Sally Librera, Senior Vice President of Subways, distributing free face masks to transit customers on July 23; Photo: Marc A. Hermann / MTA New York City Transit on Flickr
The Metropolitan Transportation Authority on Sunday asked Apple to develop a more simplistic face-recognition system to prevent riders from removing face coverings to unlock their smartphones while commuting. An update to the company’s Face ID feature is currently in the works, but in a letter to CEO Tim Cook, MTA Chair Pat Foye requested the technology be expedited. “We urge Apple to accelerate the deployment of new technologies and solutions that further protect customers in the era of COVID-19,” Foye wrote, according to the Associated Press.
More this way
Streetview of 11 Penn Plaza, Map data © 2020 Google
After the Post first reported speculations of the deal in January, they now report that Apple will lease four floors of space at 11 Penn Plaza. Sources told the Post that the tech giant became interested in the 1.15-million-square-foot building that stretches along Seventh Avenue between West 31st and 32nd streets across from Madison Square Garden after losing out to Facebook on a spot in the Farley Building. However, those with knowledge of the deal say that Apple has only signed a five-year deal, which may suggest that they are still keen on finding a larger, more permanent home in NYC.
Find out more
Rendering courtesy of Skidmore, Owings & Merrill courtesy of Gov. Cuomo’s office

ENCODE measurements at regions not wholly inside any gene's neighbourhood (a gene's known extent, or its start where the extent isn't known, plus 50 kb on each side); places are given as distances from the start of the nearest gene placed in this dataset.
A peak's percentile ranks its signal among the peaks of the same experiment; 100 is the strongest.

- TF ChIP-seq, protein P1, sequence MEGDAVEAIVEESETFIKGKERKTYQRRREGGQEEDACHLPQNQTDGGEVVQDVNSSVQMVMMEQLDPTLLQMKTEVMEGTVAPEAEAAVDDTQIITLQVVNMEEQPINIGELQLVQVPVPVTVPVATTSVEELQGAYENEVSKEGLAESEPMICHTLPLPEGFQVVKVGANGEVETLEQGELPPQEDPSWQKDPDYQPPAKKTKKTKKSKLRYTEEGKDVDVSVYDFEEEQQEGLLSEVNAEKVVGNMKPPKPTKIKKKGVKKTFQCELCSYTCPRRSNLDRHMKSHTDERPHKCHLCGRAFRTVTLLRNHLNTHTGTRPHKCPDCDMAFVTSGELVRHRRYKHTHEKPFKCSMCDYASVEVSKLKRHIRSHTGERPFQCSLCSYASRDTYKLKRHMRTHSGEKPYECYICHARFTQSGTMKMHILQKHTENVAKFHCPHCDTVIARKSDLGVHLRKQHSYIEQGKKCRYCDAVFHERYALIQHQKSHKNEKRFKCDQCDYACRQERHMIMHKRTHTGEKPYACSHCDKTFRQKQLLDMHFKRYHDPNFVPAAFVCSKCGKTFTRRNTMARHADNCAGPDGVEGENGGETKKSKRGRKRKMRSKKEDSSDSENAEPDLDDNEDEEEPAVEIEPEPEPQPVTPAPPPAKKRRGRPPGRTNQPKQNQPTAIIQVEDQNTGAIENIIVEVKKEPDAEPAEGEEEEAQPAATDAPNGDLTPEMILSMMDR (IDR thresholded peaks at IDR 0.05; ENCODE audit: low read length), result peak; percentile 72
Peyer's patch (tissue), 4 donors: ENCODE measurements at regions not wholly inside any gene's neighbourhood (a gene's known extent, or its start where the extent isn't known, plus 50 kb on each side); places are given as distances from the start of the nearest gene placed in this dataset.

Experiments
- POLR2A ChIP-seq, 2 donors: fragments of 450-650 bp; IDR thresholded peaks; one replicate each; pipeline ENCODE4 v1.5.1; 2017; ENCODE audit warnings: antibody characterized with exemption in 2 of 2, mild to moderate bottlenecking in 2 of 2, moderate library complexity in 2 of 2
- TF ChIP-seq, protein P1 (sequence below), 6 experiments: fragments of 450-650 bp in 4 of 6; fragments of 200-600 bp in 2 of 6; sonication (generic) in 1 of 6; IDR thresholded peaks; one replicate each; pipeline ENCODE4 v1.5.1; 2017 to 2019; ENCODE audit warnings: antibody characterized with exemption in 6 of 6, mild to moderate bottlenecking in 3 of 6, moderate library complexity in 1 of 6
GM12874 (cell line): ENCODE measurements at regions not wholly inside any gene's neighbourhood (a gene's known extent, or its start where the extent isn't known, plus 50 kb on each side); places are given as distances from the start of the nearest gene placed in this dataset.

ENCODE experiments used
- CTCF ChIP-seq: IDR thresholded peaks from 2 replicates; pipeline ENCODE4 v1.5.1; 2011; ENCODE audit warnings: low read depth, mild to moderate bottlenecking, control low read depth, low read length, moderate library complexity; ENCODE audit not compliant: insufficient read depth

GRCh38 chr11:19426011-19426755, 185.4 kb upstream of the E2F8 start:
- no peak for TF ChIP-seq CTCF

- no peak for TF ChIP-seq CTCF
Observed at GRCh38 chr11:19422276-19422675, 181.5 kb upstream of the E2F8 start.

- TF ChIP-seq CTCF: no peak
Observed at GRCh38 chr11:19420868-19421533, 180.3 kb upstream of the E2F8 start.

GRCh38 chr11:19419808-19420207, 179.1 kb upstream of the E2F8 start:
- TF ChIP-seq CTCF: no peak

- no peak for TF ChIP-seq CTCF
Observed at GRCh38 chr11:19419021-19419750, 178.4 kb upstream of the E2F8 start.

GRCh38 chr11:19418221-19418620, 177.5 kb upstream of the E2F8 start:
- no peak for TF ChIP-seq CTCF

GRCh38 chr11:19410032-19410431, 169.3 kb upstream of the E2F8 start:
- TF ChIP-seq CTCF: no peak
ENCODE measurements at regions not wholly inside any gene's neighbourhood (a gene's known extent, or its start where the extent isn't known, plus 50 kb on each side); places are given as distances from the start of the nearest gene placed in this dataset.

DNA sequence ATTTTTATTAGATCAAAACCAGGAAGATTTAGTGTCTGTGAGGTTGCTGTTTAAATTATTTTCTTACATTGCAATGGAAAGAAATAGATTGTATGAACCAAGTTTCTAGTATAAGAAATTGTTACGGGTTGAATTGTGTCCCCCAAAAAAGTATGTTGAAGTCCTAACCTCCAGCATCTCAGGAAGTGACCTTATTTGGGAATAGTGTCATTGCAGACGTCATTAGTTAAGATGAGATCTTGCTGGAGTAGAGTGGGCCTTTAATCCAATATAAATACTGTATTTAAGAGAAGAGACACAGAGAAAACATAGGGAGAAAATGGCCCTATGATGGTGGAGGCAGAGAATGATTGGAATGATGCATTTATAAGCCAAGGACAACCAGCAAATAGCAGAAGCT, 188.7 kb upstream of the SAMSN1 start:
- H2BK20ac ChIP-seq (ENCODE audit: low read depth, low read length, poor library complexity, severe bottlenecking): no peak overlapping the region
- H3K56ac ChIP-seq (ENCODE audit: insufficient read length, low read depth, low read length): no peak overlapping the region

Two major tech companies are vying for office space at the former James A. Farley Post Office in Manhattan. The New York Post reported on Tuesday that Facebook and Apple both want to lease space at the former post office which is being converted by Vornado Realty Trust into a mixed-use site with 740,000 square feet of office space and a new train hall underneath. In September, it was reported that Facebook was in advanced talks for office space, but according to the Post, Apple has “suddenly decided it, too, wants all four floors of Farley’s office space.”
Get the details
, Fri, September 20, 2019
Photo by Aaron Hargreaves for Foster + Partners
Apple’s famous Fifth Avenue flagship reopens Friday after more than two years of renovations. The glass cube has returned as an entrance to the store, set above the newly updated and locust tree-lined public plaza. As 6sqft previously reported, it cost $2 million to remove the cube in 2017 during the Midtown Manhattan store’s expansion.
Take a step inside
Photo of Hudson Yards via Flickr
Several of the world’s biggest tech companies have been ramping up their Manhattan real estate search in recent months. The latest news comes from Apple, who is reportedly seeking up to 750,000 square feet of new office space, according to The Real Deal. In February, 6sqft reported that the California-based company was close to securing space at 55 Hudson Yards, but those plans have changed. Sources told The Real Deal that Apple is now considering leases at neighboring 50 Hudson Yards, the Farley Post Office, and One Madison Avenue, with brokers Martin “Mack” Horner and Peter Riguardi of JLL leading the search.
John Giorno’s “Now at the Dawn of My Life”; all images courtesy of Apple and New Museum